Jump to content


Photo

Scales in exams - enharmonic equivalents


  • Please log in to reply
9 replies to this topic

#1 hummingbird

hummingbird

    Prodigy

  • Members
  • PipPipPipPip
  • 1792 posts
  • Member: 491056
    Joined: 25-July 12

Posted 28 January 2019 - 22:20

Quick question - do examiners ever ask for the enharmonic equivalents in the exam, eg Db minor instead of C# Major.  Although I know the enharmonic equivalents, in the heat of the moment I'm thinking it would be easy to think Db Major instead, for instance.  It would be one less thing to worry about if I knew they didn't ask for the enharmonic equivalents  piano.gif


  • 0

#2 tulip21

tulip21

    Advanced Member

  • Members
  • PipPipPip
  • 132 posts
  • Member: 898887
    Joined: 28-March 18

Posted 28 January 2019 - 22:55

I don't think an examiner would ask for the enharmonic equivalent except for the following keys because there are two key signatures associated with them, and even then, it's not likely:
Db/C# major
Eb/D# minor (more likely)
Gb/F# major (also more likely)
Ab/G# minor
Bb/A# minor
  • 0

#3 hummingbird

hummingbird

    Prodigy

  • Members
  • PipPipPipPip
  • 1792 posts
  • Member: 491056
    Joined: 25-July 12

Posted 29 January 2019 - 16:16

Thanks tulip21, I'll keep my fingers crossed!


  • 0

#4 fsharpminor

fsharpminor

    Maestro

  • Members
  • PipPipPipPipPipPip
  • 17375 posts
  • Member: 7089
    Joined: 07-June 06
  • Heswall, Wirral (originally Keighley, Yorks)

Posted 29 January 2019 - 16:31

When I did ALCM back in 1963 we had to know almost every scale and arpeggio there is. (You dont need scales for A Dips any more!)  The first 'arp' he asked me was F# Major !   (all black keys). I do tend to think of that one as Gflat Major.


  • 0

#5 tulip21

tulip21

    Advanced Member

  • Members
  • PipPipPip
  • 132 posts
  • Member: 898887
    Joined: 28-March 18

Posted 29 January 2019 - 17:51

And oh wait, I forgot to mention B/Cb major, but that is extremely unlikely.
  • 0

#6 gav_1988

gav_1988

    Member

  • Members
  • PipPip
  • 90 posts
  • Member: 416492
    Joined: 06-March 12
  • Stoke-on-Trent

Posted 30 January 2019 - 05:06

In my last exam, the examiner just turned to the relevant page of the syllabus and picked them off the list. I don't think there'd be a reason for them to deliberately ask for the enharmonic equivalent. 

It seems to be a naming convention that it's always a 'flat' major and a 'sharp' minor. Presumably from the circle of fifths? 


  • 0

#7 zwhe

zwhe

    Advanced Member

  • Members
  • PipPipPip
  • 276 posts
  • Member: 898658
    Joined: 19-January 18

Posted 30 January 2019 - 07:22

I'm pretty sure that they should never ask for enharmonic equivalents, as they are only allowed to ask for scales that are on the lists. That said, I had a pupil in the autumn asked the scales for the wrong grade (yes, I did complain, especially as the supporting tests were also wrong and they added up the marks wrong too)!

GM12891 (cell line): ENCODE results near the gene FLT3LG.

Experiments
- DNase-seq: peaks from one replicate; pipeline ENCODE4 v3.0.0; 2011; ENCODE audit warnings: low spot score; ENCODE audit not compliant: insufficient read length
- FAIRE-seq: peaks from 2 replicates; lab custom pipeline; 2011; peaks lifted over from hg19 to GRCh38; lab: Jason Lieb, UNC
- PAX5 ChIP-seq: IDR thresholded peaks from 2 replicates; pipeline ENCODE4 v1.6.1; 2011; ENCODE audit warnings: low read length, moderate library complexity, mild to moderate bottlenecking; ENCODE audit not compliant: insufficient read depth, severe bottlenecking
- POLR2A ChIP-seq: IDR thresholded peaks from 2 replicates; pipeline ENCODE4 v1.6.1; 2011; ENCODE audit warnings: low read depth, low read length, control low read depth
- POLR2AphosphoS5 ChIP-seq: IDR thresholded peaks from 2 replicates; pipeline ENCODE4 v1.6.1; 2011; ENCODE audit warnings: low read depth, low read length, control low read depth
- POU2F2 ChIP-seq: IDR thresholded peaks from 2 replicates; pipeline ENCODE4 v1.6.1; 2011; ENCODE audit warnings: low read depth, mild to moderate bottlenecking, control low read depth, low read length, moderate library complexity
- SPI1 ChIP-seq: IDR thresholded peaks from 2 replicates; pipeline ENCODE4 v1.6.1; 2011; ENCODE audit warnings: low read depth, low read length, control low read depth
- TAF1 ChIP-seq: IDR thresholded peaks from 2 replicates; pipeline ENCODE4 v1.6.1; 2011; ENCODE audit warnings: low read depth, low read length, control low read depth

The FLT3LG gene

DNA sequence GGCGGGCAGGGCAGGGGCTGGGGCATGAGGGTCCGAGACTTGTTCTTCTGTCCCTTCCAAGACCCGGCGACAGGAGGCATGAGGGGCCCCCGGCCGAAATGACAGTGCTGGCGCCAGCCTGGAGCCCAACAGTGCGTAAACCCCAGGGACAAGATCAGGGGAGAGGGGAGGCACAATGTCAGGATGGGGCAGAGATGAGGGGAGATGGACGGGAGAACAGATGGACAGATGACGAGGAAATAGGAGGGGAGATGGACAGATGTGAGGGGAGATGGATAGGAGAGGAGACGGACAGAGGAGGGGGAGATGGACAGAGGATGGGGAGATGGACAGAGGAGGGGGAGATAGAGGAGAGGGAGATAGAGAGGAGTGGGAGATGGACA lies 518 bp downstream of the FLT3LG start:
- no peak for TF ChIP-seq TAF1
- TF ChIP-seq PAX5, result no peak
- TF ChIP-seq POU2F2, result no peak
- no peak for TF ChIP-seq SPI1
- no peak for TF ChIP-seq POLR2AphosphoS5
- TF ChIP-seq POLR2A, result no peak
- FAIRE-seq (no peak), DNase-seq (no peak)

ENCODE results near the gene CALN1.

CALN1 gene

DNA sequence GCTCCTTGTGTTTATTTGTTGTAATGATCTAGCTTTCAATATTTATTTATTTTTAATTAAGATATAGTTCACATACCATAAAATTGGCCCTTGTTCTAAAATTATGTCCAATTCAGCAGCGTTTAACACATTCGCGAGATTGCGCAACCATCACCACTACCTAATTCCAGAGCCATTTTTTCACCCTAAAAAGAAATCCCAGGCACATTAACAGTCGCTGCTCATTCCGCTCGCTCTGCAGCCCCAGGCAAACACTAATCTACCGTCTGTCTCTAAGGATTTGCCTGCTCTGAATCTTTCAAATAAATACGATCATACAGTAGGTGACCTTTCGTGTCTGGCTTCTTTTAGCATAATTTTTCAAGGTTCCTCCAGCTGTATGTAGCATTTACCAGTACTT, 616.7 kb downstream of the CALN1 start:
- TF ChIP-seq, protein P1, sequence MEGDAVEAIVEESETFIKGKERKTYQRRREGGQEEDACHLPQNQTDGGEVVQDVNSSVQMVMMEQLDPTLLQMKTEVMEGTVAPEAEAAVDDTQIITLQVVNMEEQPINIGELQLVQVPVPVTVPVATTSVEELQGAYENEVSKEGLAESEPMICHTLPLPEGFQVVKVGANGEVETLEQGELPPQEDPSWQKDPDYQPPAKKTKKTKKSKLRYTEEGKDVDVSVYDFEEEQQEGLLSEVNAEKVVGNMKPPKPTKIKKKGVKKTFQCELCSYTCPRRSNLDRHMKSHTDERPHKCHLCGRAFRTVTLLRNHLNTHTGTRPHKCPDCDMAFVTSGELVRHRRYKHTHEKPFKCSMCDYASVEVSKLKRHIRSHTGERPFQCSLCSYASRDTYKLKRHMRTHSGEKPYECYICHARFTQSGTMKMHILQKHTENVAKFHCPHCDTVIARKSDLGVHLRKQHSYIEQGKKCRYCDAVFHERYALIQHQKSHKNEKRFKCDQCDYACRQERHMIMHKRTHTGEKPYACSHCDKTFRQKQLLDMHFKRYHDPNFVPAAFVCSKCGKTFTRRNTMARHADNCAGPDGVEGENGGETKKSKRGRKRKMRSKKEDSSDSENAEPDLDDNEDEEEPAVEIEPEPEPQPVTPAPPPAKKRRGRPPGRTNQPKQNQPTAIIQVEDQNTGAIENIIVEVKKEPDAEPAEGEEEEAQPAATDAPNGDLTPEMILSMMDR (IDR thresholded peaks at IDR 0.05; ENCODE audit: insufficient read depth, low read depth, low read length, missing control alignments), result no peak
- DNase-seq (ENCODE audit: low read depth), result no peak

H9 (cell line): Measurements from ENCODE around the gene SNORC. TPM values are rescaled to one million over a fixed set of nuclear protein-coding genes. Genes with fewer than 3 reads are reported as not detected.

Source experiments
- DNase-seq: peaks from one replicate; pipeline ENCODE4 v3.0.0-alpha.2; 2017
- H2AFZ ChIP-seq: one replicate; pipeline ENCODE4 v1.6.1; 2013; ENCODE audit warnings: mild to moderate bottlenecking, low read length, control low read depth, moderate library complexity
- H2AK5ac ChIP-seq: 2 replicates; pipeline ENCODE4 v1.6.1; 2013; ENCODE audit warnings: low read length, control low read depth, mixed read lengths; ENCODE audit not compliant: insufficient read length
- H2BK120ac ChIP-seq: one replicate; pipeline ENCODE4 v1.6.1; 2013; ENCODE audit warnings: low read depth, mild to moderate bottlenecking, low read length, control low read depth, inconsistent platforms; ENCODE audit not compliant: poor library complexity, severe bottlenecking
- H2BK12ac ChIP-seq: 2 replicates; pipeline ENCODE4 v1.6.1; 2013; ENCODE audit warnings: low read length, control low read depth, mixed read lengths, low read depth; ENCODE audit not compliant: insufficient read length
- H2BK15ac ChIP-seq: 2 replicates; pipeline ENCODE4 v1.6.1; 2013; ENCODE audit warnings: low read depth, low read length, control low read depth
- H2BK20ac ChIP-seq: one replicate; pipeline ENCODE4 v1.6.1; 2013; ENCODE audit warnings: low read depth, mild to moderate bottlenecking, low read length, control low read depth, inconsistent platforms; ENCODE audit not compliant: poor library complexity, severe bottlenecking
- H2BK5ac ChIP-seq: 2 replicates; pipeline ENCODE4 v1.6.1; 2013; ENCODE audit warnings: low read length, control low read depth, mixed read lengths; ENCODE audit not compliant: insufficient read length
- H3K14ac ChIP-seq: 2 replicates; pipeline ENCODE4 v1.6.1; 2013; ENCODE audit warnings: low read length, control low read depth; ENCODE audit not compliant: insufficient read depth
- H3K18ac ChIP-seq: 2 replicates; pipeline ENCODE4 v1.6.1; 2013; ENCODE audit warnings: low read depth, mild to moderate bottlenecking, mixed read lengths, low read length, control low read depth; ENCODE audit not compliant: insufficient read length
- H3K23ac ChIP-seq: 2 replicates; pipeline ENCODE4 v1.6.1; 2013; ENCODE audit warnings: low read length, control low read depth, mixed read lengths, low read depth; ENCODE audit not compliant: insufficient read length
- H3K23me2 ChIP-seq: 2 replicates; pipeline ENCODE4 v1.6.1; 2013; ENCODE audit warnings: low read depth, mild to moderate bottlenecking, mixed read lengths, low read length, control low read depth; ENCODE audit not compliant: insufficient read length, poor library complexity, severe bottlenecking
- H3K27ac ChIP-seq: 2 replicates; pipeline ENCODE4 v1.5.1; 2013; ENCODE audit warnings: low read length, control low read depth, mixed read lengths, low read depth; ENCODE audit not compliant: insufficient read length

• 0

#8 HelenVJ

HelenVJ

    Virtuoso

  • Members
  • PipPipPipPipPip
  • 2072 posts
  • Member: 1265
    Joined: 03-May 04
  • South-East London ( OK - Penge)

Posted 30 January 2019 - 09:09

Yes, but the requirements -  eg for Grade 5 piano -  just say 'all major and minor scales' - there isn't a list of all 24!

Most enharmonic equivalents aren't that esoteric, so I think it's better to be prepared ( although A# minor would be a real rareity, and I can confidently say that no examiner will ask for Cb major).


  • 0

#9 Maizie

Maizie

    Virtuoso

  • Members
  • PipPipPipPipPip
  • 6632 posts
  • Member: 9360
    Joined: 05-February 07
  • Bishop's Stortford, Hertfordshire

Posted 30 January 2019 - 09:15

Last exam I did, the syllabus listed "G# / Ab minor", so I was prepared to be asked for either.  Of course, the examiner asked for Gb, which I queried (do you mean G#?).  The query seemed to confuse her, I don't think she'd been listening to what she was saying :lol:


  • 2

#10 EllieD

EllieD

    Advanced Member

  • Members
  • PipPipPip
  • 582 posts
  • Member: 897806
    Joined: 04-June 17

Posted 31 January 2019 - 09:10

Actually, that's a good point, Maizie - ask the examiner if in any doubt - buys a bit more time as well for the brain to work it out. I did a classic in my lesson yesterday doing arpeggios - I was so convinced that my teacher would start off asking me one that was all on white notes that when he asked for G minor he got G major instead ... Don't do that in an exam!! smile.png


  • 0